What if the municipality wants board members to receive more than four hours of training per year? The municipality can adopt a requirement that exceeds the state requirements. The municipality could also require a board member who serves on more than one planning or zoning board to receive more than four hours of training per year. The statute arguably allows the four hours received to count for both positions, though the legislation is not clear on this point.

Who keeps track of the amount of training each member gets? The law is silent on this question. Municipalities may want to require board members to submit to the municipal clerk the attendance slips for each course they attend, or they may require board members to file annual statements of compliance.

Is one hour of training credit equal to 60 minutes of instruction? This type of question is normally addressed in state regulations adopted to implement a law requiring training. However, the statutes did not give any state agency the task of adopting regulations relating to the mandatory training requirements. In the case of continuing legal education for attorneys, the regulations implementing the training requirement state, “One (1) hour of continuing legal education credit shall consist of at least 50 minutes of instruction, exclusive of introductory remarks, meals, breaks, or other non-educational activities.”

What happens if a board member doesn’t meet the minimum training requirement? Under the new state law, the board member would not be eligible for reappointment to the board. Municipal governing boards can also adopt a rule that provides for removal of members, prior to the expiration of their terms, for failure to meet local training requirements. While this might be considered a “modification” which can be accomplished by resolution, the removal provisions in the planning and zoning board statutes indicate that such provisions must be established by local law or ordinance. Removal of a member from office should be preceded by a written notification of non-compliance and an offer of a hearing.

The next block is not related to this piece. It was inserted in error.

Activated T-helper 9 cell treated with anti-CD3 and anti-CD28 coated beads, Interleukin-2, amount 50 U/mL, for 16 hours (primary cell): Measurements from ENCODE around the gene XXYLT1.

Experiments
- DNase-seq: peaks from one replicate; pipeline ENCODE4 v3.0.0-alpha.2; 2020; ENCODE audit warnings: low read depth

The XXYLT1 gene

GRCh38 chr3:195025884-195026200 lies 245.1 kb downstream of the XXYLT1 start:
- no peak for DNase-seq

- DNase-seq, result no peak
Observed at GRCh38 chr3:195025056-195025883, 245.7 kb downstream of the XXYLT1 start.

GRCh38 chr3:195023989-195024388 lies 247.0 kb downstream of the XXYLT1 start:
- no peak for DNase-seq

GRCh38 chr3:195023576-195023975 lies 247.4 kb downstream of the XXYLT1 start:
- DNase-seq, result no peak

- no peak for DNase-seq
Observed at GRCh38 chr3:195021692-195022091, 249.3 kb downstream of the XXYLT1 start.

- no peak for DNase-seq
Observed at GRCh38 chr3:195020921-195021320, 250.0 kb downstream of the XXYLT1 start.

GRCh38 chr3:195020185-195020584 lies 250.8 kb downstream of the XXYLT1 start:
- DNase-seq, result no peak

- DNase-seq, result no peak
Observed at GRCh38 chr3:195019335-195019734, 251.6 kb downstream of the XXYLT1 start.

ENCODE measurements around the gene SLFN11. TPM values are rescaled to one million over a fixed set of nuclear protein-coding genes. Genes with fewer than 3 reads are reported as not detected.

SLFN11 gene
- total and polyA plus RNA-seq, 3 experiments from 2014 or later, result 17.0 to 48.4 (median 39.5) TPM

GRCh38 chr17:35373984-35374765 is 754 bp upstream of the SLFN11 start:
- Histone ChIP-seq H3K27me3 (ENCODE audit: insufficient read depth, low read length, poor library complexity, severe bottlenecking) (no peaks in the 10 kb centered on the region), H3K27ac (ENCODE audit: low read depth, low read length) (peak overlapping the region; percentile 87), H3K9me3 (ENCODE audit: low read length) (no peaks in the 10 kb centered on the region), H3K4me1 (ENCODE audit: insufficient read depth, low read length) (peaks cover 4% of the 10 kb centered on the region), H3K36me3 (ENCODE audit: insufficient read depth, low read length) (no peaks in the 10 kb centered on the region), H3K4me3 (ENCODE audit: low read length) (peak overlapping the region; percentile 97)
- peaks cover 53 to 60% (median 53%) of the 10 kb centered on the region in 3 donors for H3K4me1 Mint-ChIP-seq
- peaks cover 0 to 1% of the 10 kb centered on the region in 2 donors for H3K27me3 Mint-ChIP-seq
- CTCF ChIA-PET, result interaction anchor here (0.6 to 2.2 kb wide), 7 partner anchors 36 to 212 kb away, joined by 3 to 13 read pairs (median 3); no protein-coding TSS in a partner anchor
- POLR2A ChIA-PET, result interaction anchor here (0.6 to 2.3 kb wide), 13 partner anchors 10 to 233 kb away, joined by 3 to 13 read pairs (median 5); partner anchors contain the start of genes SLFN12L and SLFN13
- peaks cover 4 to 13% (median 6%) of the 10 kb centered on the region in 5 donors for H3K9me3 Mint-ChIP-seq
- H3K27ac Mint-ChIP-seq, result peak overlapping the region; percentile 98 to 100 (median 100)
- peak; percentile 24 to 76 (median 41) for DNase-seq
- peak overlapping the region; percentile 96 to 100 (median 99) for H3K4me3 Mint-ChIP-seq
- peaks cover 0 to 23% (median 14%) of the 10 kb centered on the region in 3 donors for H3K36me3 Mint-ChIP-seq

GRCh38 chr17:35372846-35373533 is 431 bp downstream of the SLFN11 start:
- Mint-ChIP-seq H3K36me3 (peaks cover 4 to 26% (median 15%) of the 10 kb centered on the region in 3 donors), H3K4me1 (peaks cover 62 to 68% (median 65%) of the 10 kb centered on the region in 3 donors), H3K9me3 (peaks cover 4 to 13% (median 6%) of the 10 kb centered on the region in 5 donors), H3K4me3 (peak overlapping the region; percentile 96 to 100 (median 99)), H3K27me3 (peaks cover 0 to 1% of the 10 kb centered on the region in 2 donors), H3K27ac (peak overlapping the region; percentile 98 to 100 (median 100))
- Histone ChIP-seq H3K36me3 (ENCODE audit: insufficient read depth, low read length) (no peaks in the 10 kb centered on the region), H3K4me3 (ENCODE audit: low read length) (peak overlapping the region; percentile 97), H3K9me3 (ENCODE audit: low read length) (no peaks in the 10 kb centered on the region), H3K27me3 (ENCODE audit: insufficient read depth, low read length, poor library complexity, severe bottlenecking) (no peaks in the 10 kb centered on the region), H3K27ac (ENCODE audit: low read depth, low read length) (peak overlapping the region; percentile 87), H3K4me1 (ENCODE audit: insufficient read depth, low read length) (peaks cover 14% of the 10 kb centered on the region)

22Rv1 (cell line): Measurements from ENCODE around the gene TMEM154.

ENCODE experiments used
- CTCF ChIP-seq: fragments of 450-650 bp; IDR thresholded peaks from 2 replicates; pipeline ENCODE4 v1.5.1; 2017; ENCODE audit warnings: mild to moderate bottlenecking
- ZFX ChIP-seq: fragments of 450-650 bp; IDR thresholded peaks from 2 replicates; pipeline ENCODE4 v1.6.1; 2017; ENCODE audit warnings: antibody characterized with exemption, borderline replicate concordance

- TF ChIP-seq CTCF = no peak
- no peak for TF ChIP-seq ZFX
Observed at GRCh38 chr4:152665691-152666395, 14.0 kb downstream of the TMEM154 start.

Are we in trouble if a dissatisfied applicant or unhappy neighbor wants the board’s decision thrown out because a board member didn’t get training? No. The new statute states that no decision of a zoning board of appeals or planning board shall be voided or declared invalid because of a failure to comply with training or attendance requirements.

What should local governments do in the next few months to comply with the law? While local governments do not have to take affirmative action, local planning and zoning board of appeals members will be well-served if the governing board decides who the board members may receive training from, what courses (if any) are required, and how the training hours will be tracked.

Where can we get training? Training is available from numerous sources. In addition to being a training provider, the Department of State provides links to many other providers from its website at http://www.dos.ny.gov/lg/lut-index.html. DOS provides training on a county, regional or statewide basis. We encourage municipal officials to work with their county planning departments or regional planning councils to arrange for training that can benefit planning and zoning officials from a large number of municipalities. The contact person for land use training at the Department of State is Christopher Eastman. He can be reached at (518) 473-3355 or by email.